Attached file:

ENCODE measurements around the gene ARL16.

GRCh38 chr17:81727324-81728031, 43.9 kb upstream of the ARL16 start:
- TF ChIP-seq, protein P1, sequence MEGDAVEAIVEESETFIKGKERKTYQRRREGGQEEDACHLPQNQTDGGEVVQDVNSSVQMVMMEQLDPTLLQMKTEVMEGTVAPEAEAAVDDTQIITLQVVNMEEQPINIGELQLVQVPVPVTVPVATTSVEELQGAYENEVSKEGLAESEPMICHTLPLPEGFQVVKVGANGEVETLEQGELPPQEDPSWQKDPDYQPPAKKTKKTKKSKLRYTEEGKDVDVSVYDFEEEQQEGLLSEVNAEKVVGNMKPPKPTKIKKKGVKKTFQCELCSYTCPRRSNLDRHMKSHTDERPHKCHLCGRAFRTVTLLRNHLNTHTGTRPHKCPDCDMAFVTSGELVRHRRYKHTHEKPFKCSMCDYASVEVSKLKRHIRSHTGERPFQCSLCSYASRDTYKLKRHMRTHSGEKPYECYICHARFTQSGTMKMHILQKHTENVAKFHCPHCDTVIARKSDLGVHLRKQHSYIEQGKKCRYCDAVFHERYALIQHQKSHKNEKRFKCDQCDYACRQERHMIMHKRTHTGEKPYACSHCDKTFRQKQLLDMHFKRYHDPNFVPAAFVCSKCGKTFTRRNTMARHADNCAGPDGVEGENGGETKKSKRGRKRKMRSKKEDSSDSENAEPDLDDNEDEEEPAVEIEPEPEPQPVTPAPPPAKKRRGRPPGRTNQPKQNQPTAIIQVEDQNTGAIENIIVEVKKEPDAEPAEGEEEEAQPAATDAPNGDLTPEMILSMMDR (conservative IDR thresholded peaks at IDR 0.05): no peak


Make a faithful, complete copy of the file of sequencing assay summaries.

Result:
ENCODE measurements around the gene ARL16.

GRCh38 chr17:81727324-81728031, 43.9 kb upstream of the ARL16 start:
- TF ChIP-seq, protein P1, sequence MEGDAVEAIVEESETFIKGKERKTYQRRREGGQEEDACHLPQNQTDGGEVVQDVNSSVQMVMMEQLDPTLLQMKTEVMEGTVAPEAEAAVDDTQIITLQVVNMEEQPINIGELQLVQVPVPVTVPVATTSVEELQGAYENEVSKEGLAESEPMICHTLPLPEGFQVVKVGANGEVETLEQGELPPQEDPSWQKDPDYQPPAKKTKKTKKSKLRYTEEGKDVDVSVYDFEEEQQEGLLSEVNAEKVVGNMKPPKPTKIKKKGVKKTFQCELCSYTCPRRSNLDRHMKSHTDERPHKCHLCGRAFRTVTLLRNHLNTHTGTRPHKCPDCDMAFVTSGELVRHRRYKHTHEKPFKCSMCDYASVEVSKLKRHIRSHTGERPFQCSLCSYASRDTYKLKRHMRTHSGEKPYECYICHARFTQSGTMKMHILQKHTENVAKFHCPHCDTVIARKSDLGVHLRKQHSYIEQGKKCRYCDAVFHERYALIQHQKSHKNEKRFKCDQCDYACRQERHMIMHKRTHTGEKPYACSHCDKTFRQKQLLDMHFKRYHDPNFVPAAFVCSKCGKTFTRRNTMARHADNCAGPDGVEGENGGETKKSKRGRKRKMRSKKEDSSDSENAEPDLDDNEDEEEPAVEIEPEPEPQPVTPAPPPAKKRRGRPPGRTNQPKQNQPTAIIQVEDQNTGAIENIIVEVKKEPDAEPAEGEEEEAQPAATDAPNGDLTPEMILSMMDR (conservative IDR thresholded peaks at IDR 0.05): no peak